Washington: Scientists have rediscovered a species of bird, which has only been observed alive on three previous occasions since it was first discovered in 1867, in a remote land corridor in north-eastern Afghanistan.
The discovery was made as part of an international collaboration, which included researchers at the University of Gothenburg.
During the summer of 2008, American ornithologist Robert J Timmins was commissioned by the American aid organisation USAID to compile an inventory of bird species in the Badakshan province in north-eastern Afghanistan.
He managed to record the call of a species of bird that was as yet unknown.
The recording found its way to the Swedish ornithologist Lars Svensson, who was quick to note that the recorded birdsong did not resemble that of any known species of bird.
But from Timmins’ description of the species, he soon began to suspect what kind of bird was on the recording.
Lars Svensson and Urban Olsson at the Department of Zoology, University of Gothenburg, had in fact shown in a previous study that about a dozen stuffed birds in museum collections all around the world had been incorrectly classified.
They were not of the common species of reed warbler the curators had assumed, but rather a far rarer species known as the Large-billed Reed Warbler - observed on just three documented occasions since 1867.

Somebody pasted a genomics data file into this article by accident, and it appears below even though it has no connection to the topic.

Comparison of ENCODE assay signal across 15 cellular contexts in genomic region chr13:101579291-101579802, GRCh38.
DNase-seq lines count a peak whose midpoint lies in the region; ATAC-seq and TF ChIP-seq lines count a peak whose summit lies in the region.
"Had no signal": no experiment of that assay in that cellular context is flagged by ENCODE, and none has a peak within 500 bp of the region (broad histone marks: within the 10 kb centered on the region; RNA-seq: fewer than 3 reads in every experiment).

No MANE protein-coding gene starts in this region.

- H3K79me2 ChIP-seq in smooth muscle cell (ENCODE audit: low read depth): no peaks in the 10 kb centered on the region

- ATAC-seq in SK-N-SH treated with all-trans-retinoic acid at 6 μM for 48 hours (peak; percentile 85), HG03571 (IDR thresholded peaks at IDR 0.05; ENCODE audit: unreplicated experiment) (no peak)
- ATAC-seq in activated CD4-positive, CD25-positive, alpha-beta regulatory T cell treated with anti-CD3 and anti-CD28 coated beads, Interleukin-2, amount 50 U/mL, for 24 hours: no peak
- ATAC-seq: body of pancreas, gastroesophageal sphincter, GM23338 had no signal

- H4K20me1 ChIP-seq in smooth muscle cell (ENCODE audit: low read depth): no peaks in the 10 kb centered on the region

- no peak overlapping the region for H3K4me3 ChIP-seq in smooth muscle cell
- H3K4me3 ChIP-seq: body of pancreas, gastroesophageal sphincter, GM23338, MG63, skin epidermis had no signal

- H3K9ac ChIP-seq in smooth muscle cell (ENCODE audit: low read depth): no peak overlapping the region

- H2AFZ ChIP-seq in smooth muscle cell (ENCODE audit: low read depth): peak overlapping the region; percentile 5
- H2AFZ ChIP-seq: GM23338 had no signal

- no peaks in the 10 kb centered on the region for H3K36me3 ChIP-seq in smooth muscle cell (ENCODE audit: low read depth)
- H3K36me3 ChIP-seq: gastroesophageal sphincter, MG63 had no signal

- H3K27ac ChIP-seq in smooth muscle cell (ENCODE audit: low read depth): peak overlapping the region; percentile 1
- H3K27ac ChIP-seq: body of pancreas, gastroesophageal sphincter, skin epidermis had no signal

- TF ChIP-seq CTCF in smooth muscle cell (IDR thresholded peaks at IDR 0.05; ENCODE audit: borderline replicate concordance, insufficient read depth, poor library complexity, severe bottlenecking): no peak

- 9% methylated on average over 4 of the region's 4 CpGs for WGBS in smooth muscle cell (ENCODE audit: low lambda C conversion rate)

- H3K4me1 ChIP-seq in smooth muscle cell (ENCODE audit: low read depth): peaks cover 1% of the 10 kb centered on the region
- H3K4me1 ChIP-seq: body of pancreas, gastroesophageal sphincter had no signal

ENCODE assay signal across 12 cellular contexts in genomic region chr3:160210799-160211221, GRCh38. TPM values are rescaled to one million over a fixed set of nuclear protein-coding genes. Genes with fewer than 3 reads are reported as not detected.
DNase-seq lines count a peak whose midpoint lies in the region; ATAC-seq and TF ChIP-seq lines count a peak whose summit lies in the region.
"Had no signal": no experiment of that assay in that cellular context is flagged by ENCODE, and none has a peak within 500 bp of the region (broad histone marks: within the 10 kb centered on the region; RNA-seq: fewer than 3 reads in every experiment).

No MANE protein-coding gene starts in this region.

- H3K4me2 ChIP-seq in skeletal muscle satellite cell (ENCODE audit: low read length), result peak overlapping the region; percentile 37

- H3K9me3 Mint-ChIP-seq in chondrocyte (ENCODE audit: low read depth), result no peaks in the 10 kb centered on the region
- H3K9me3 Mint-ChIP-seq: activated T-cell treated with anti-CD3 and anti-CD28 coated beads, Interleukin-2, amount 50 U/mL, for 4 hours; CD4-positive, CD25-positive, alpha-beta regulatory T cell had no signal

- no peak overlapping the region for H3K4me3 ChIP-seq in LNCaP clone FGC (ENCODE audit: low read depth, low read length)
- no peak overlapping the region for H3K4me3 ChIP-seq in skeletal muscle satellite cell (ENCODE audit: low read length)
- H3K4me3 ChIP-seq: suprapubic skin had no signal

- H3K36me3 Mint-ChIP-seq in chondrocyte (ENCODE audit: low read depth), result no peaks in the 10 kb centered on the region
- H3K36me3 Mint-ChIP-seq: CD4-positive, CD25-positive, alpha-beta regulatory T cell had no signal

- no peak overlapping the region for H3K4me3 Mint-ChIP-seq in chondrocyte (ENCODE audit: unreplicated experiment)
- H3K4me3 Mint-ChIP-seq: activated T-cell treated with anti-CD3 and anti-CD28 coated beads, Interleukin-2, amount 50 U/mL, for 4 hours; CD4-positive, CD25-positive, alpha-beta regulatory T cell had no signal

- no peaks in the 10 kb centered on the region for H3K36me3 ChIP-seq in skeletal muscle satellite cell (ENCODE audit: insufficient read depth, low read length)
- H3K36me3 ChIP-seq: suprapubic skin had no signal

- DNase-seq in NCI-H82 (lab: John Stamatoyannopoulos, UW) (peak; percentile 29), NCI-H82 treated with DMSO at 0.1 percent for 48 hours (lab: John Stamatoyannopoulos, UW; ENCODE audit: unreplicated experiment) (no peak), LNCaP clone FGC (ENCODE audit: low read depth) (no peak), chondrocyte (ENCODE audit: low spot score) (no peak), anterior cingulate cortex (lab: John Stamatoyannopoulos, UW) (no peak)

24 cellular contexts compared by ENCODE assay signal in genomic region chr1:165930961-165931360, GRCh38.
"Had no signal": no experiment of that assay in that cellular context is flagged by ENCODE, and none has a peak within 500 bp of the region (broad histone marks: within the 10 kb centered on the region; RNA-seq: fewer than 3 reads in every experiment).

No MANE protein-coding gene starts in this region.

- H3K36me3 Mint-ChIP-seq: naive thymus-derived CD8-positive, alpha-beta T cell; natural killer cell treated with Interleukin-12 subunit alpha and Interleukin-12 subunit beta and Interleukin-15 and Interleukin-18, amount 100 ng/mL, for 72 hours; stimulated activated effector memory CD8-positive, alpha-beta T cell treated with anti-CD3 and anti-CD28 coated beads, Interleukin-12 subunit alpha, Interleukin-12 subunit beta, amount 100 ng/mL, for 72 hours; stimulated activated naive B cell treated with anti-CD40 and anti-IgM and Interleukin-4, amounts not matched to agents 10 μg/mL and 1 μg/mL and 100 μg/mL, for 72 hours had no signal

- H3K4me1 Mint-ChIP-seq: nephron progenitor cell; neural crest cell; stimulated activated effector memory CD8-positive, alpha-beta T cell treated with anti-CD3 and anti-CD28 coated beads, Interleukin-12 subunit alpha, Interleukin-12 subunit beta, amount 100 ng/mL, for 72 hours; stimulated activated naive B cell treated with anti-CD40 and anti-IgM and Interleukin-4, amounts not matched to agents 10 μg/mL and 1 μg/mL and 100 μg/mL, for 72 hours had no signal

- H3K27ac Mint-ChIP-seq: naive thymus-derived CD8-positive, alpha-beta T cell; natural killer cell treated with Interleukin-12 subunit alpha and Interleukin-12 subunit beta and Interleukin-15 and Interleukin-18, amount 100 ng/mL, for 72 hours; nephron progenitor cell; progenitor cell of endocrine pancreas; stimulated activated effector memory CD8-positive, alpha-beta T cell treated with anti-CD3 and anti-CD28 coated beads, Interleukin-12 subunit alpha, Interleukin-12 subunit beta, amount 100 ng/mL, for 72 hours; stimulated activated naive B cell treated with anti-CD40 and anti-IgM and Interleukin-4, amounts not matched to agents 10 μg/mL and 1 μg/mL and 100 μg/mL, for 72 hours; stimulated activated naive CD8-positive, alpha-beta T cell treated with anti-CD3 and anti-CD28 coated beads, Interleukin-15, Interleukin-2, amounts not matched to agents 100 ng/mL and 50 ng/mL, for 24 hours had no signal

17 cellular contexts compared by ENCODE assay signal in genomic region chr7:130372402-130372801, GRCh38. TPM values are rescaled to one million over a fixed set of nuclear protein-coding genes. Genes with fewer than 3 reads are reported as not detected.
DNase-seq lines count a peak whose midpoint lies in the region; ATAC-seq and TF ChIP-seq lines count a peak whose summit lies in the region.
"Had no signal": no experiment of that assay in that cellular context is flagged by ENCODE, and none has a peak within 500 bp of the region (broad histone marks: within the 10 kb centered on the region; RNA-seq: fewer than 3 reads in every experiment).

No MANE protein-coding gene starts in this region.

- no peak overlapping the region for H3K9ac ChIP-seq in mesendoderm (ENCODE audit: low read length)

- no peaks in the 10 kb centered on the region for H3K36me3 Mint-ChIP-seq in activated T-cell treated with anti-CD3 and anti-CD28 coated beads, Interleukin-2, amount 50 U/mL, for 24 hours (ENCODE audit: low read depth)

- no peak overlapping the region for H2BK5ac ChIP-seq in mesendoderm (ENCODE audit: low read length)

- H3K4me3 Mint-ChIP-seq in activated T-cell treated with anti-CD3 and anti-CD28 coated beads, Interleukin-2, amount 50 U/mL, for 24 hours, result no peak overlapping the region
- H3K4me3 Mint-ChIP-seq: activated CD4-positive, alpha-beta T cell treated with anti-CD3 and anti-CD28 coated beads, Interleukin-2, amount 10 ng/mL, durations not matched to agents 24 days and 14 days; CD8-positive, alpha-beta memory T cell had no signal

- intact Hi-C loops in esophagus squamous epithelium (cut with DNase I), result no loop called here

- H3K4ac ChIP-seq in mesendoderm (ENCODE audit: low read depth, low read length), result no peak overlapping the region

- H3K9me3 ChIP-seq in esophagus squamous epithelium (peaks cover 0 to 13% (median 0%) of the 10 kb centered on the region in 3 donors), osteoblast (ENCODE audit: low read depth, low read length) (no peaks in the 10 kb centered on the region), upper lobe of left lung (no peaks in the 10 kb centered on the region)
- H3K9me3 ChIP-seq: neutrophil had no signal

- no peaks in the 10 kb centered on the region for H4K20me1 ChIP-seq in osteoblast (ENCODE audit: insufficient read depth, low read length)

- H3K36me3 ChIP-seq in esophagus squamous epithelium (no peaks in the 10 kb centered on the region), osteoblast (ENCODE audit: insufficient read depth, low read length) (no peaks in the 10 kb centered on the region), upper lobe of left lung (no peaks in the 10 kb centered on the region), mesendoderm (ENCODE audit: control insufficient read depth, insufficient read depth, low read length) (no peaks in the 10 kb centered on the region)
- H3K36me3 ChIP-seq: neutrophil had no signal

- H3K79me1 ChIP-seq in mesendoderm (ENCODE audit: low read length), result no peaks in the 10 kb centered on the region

In their previous study Svensson, Olsson and co-workers had pinpointed North-Eastern Afghanistan as an area where the Large-billed Reed Warbler probably bred in the 1930s.
When both the Swedish colleagues heard the recording of the mysterious birdsong, they realised that they were on the trail of an ornithological sensation.
A year later, in June 2009, the Afghan ornithologists Naqeebullah Mostafawi, Ali Madad Rajabi and Hafizullah Noori from the Wildlife Conservation Society Afghanistan managed to travel to the Badakshan region, despite the war and ongoing clan conflicts.
They used nets to capture 15 individuals of the mysterious species of bird.
They sent photographs and feather samples to Lars Svensson and Urban Olsson, who used DNA analyses to confirm that after 142 years of searching, the breeding site of perhaps the world’s least known bird had been found.
“Practically nothing is known about this species, so this discovery of the breeding area represents a flood of new information on the large-billed reed warbler,” said Colin Poole, Executive Director of WCS’s Asia Program.